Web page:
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The atomic structure of low-index surfaces of the intermetallic compound InPd

DOI: 10.1063/1.4928650 DOI Help
PMID: 26298146 PMID Help

Authors: G. Mcguirk (Institut Jean Lamour) , J. Ledieu (Institut Jean Lamour) , E. Gaudry (Institut Jean Lamour) , M. C. De Weerd (Institut Jean Lamour) , M. Hahne (Department of Earth and Environmental Sciences, Germany) , P. Gille (Department of Earth and Environmental Sciences, Germany) , D. C. A. Ivarsson (Faculty of Natural Sciences, Institute of Chemistry, Germany) , M. Armbrüster (Faculty of Natural Sciences, Institute of Chemistry, Germany) , J. Ardini (Department of Chemistry, University of Reading) , G. Held (Department of Chemistry, University of Reading) , F. Maccherozzi (Diamond Light Source) , A. Bayer (University of Erlangen-Nuremberg) , M. Lowe (University of Liverpool) , K. Pussi (Department of Mathematics and Physics, Lappeenranta University of Technology, P.O. Box 20, FIN-53851 Lappeenranta, Finland) , R. D. Diehl (Department of Physics, Penn State University) , V. Fournee (Institut Jean Lamour)
Co-authored by industrial partner: No

Type: Journal Paper
Journal: The Journal Of Chemical Physics , VOL 143 (7)

State: Published (Approved)
Published: August 2015
Diamond Proposal Number(s): 8821

Abstract: The intermetallic compound InPd (CsCl type of crystal structure with a broad compositional range) is considered as a candidate catalyst for the steam reforming of methanol. Single crystals of this phase have been grown to study the structure of its three low-index surfaces under ultra-high vacuum conditions, using low energy electron diffraction (LEED), X-ray photoemission spectroscopy (XPS), and scanning tunneling microscopy (STM). During surface preparation, preferential sputtering leads to a depletion of In within the top few layers for all three surfaces. The near-surface regions remain slightly Pd-rich until annealing to ∼580 K. A transition occurs between 580 and 660 K where In segregates towards the surface and the near-surface regions become slightly In-rich above ∼660 K. This transition is accompanied by a sharpening of LEED patterns and formation of flat step-terrace morphology, as observed by STM. Several superstructures have been identified for the different surfaces associated with this process. Annealing to higher temperatures (≥750 K) leads to faceting via thermal etching as shown for the (110) surface, with a bulk In composition close to the In-rich limit of the existence domain of the cubic phase. The Pd-rich InPd(111) is found to be consistent with a Pd-terminated bulk truncation model as shown by dynamical LEED analysis while, after annealing at higher temperature, the In-rich InPd(111) is consistent with an In-terminated bulk truncation, in agreement with density functional theory (DFT) calculations of the relative surface energies. More complex surface structures are observed for the (100) surface. Additionally, individual grains of a polycrystalline sample are characterized by micro-spot XPS and LEED as well as low-energy electron microscopy. Results from both individual grains and “global” measurements are interpreted based on comparison to our single crystals findings, DFT calculations and previous literature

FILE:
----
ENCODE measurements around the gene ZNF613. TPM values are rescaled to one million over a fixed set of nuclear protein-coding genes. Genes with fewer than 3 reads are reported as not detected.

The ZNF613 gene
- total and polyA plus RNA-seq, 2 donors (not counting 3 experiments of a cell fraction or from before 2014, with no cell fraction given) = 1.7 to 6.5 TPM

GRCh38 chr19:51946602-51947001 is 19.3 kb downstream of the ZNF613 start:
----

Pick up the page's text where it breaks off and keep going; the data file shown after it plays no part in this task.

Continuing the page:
Journal Keywords: Low Energy Electron Diffraction; Surface Structure; X-Ray Photoelectron Spectroscopy

Subject Areas: Physics


Instruments: I06-Nanoscience